Cessna CR-3

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Cessna CR-3
Cessna CR-3.jpg
Role Air racer
National origin United States of America
Manufacturer Cessna
Designer Clyde Cessna, Eldon Cessna
First flight June 11, 1933
Introduction June 17, 1933
Retired August 1933
Status Crashed
Number built 1
Developed from Cessna CR-2

The Cessna CR-3 was a follow on racing aircraft to the Cessna CR-2 that raced in the 1932 National Air Races.[1]


The CR-3 was ordered by Air racer Johnny Livingston in response to the performance he saw when competing against the Cessna CR-2 in the 1932 National Air Races. The CR-2 was modified with a mid-wing design.


The CR-3 was a mid-wing radial engined taildragger racer with manual retractable landing gear and a tail skid. The propeller was from a clipped wing Monocoupe racer #14. The tail surface was designed to be neutral, without downforce in flight. The elevators experienced significant vibration in test flights without the wing root fairings installed.

Operational history[edit]

The CR-3 lasted 61 days, winning every event it competed in.

  • Omaha Air Races, June 17, 1933 placed first.[2]
  • Competed in the Minneapolis Air Races, June 24, 1933 - First place
  • Competed in the Chicago American Air Race, July 1, 1933, the CR-2 first raced against CR-3 at these races. The CR-3 won the Baby Ruth Trophy at a speed of 201.42 mph. It also set a world speed record for aircraft with engines of under 500 cubic inches capacity at 237.4 mph [3]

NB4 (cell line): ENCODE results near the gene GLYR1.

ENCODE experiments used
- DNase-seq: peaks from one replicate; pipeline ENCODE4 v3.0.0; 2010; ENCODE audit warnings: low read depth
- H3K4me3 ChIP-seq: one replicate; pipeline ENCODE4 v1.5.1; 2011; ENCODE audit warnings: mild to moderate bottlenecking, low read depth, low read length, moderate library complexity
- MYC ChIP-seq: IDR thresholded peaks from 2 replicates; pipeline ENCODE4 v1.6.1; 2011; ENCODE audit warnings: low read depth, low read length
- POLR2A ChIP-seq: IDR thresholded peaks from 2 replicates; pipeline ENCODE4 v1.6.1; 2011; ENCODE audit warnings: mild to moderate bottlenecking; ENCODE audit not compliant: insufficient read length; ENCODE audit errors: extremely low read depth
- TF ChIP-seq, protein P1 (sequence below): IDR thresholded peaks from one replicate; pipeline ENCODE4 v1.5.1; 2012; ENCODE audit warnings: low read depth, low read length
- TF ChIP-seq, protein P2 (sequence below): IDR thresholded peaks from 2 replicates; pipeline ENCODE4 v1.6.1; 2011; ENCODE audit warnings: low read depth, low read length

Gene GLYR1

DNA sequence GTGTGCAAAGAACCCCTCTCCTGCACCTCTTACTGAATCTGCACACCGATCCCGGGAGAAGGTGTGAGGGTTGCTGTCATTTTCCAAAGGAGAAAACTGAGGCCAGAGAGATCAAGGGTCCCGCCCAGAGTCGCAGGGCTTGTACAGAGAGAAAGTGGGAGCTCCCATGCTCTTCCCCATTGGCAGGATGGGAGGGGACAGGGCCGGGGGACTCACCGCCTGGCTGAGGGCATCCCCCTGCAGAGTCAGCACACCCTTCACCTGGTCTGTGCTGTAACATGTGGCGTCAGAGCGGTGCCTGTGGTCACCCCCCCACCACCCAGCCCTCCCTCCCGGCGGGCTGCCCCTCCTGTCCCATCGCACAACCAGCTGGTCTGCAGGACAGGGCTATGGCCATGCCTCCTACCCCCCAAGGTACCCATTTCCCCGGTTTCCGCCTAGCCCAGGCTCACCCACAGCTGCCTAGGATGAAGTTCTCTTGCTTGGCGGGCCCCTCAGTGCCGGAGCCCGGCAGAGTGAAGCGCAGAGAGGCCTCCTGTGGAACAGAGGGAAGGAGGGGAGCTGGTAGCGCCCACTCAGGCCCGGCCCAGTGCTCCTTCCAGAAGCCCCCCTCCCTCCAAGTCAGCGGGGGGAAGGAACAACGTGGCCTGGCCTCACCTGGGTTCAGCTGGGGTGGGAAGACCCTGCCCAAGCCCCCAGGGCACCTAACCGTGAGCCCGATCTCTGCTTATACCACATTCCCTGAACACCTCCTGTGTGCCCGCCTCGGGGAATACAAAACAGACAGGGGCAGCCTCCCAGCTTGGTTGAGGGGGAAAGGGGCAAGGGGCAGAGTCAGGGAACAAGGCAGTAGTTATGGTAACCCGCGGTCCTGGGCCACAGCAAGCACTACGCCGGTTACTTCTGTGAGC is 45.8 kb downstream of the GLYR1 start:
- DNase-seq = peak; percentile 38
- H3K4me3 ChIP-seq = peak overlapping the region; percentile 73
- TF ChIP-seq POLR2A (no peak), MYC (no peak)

• The Cessna CR-3 won the Aero Digest Trophy race on July 4, 1933.

En route to an airshow in August 1933, the CR-3 experienced a failure of both the tail skid and a landing gear weld that would not allow the gear to lock. Livingston bailed out over Columbus, Ohio and the CR-3 was destroyed.


Data from Sport Aviation

General characteristics

  • Length: 17 ft (5.2 m)
  • Wingspan: 18 ft 5 in (5.61 m)
  • Height: 4 ft 6 in (1.37 m)
  • Empty weight: 750 lb (340 kg)
  • Powerplant: 1 × Warner Super Scarab Radial, 145 hp (108 kW)


  • Maximum speed: 222 kn; 410 km/h (255 mph) demonstrated
  • Stall speed: 56 kn; 105 km/h (65 mph)

See also[edit]

Related development


  1. ^ Sport Aviation. Feb 1958.  Missing or empty |title= (help)
  2. ^ "Cessna CR-3 History". Retrieved 16 April 2011. 
  3. ^ "Cessna CR-3". Retrieved 16 April 2011.